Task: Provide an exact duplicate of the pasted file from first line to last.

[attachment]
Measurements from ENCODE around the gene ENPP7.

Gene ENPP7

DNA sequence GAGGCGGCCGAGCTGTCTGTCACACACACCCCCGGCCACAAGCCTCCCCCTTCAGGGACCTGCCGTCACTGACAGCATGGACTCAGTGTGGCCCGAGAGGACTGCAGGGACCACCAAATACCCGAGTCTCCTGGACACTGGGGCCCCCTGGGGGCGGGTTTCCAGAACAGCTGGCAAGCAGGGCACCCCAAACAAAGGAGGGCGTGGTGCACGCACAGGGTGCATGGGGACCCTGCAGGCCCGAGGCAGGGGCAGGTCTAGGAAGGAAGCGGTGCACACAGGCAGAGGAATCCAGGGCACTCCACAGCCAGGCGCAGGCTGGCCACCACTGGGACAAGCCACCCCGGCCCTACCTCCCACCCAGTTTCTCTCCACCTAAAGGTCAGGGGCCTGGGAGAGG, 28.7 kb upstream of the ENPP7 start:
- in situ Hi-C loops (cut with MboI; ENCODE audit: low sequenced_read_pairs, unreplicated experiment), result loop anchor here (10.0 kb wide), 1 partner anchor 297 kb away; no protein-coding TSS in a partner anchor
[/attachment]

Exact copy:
Measurements from ENCODE around the gene ENPP7.

Gene ENPP7

DNA sequence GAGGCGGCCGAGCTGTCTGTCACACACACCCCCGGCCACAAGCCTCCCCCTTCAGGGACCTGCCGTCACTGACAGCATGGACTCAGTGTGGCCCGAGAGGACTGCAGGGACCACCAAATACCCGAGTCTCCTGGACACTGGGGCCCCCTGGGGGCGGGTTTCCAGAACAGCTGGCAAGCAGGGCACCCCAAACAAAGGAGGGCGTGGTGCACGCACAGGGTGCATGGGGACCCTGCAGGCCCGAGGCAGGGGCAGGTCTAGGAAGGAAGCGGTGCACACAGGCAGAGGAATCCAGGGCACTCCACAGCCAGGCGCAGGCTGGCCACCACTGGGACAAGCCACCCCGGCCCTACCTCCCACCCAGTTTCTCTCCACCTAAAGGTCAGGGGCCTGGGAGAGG, 28.7 kb upstream of the ENPP7 start:
- in situ Hi-C loops (cut with MboI; ENCODE audit: low sequenced_read_pairs, unreplicated experiment), result loop anchor here (10.0 kb wide), 1 partner anchor 297 kb away; no protein-coding TSS in a partner anchor